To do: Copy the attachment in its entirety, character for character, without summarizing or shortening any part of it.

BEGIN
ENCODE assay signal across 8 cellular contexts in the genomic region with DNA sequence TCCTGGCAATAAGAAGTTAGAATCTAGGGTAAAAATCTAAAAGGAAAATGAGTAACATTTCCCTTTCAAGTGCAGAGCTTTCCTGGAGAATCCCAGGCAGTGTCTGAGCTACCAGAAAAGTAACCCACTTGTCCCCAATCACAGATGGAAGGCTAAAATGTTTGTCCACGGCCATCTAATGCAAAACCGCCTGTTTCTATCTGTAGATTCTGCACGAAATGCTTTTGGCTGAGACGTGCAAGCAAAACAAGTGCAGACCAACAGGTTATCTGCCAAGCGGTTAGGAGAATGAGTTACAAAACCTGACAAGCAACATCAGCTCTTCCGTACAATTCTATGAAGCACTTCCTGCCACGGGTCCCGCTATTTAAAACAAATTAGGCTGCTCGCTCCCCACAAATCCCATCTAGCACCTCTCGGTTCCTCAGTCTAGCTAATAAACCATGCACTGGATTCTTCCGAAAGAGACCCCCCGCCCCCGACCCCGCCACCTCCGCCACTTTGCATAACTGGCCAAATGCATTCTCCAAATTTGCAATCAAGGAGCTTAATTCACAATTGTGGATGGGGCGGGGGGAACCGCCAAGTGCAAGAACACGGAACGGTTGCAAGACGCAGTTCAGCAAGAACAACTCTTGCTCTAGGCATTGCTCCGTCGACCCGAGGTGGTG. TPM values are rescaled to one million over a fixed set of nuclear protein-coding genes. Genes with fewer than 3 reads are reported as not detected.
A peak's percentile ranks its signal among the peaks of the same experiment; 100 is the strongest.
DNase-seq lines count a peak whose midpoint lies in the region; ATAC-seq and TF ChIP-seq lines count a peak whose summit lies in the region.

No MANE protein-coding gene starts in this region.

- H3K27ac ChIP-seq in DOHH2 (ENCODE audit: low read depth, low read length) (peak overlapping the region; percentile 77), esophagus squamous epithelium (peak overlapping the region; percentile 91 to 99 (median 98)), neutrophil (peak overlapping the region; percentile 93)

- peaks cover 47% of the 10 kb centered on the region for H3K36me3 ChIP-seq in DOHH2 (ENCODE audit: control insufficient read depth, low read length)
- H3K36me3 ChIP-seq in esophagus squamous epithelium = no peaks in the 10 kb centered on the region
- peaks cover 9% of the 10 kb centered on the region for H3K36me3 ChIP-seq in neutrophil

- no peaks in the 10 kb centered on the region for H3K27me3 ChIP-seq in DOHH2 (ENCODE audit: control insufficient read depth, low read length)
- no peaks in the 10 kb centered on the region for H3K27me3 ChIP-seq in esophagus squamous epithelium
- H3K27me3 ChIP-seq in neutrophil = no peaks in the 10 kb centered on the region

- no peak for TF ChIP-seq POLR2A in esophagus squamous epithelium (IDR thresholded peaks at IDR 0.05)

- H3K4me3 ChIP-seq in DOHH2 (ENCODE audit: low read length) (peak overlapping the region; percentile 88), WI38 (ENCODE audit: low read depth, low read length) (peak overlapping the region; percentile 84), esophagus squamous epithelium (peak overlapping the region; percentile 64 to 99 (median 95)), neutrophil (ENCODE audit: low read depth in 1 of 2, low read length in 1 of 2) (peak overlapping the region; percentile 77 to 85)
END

ENCODE assay signal across 8 cellular contexts in the genomic region with DNA sequence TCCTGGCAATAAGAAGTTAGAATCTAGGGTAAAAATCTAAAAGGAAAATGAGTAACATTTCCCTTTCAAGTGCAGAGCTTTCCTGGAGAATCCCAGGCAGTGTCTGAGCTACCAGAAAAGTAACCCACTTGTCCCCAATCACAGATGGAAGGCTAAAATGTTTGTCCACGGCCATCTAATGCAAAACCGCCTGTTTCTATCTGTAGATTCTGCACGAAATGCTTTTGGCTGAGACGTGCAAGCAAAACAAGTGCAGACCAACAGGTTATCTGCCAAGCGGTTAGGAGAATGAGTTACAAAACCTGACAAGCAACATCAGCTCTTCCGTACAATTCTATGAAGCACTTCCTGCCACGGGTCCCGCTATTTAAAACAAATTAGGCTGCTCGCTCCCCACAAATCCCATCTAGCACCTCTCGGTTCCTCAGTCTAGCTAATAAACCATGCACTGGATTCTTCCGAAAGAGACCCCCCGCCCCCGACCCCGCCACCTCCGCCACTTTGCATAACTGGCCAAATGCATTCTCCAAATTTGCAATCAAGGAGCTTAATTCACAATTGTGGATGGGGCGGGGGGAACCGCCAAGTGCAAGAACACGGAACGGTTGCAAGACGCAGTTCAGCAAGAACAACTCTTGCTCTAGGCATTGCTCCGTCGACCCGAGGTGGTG. TPM values are rescaled to one million over a fixed set of nuclear protein-coding genes. Genes with fewer than 3 reads are reported as not detected.
A peak's percentile ranks its signal among the peaks of the same experiment; 100 is the strongest.
DNase-seq lines count a peak whose midpoint lies in the region; ATAC-seq and TF ChIP-seq lines count a peak whose summit lies in the region.

No MANE protein-coding gene starts in this region.

- H3K27ac ChIP-seq in DOHH2 (ENCODE audit: low read depth, low read length) (peak overlapping the region; percentile 77), esophagus squamous epithelium (peak overlapping the region; percentile 91 to 99 (median 98)), neutrophil (peak overlapping the region; percentile 93)

- peaks cover 47% of the 10 kb centered on the region for H3K36me3 ChIP-seq in DOHH2 (ENCODE audit: control insufficient read depth, low read length)
- H3K36me3 ChIP-seq in esophagus squamous epithelium = no peaks in the 10 kb centered on the region
- peaks cover 9% of the 10 kb centered on the region for H3K36me3 ChIP-seq in neutrophil

- no peaks in the 10 kb centered on the region for H3K27me3 ChIP-seq in DOHH2 (ENCODE audit: control insufficient read depth, low read length)
- no peaks in the 10 kb centered on the region for H3K27me3 ChIP-seq in esophagus squamous epithelium
- H3K27me3 ChIP-seq in neutrophil = no peaks in the 10 kb centered on the region

- no peak for TF ChIP-seq POLR2A in esophagus squamous epithelium (IDR thresholded peaks at IDR 0.05)

- H3K4me3 ChIP-seq in DOHH2 (ENCODE audit: low read length) (peak overlapping the region; percentile 88), WI38 (ENCODE audit: low read depth, low read length) (peak overlapping the region; percentile 84), esophagus squamous epithelium (peak overlapping the region; percentile 64 to 99 (median 95)), neutrophil (ENCODE audit: low read depth in 1 of 2, low read length in 1 of 2) (peak overlapping the region; percentile 77 to 85)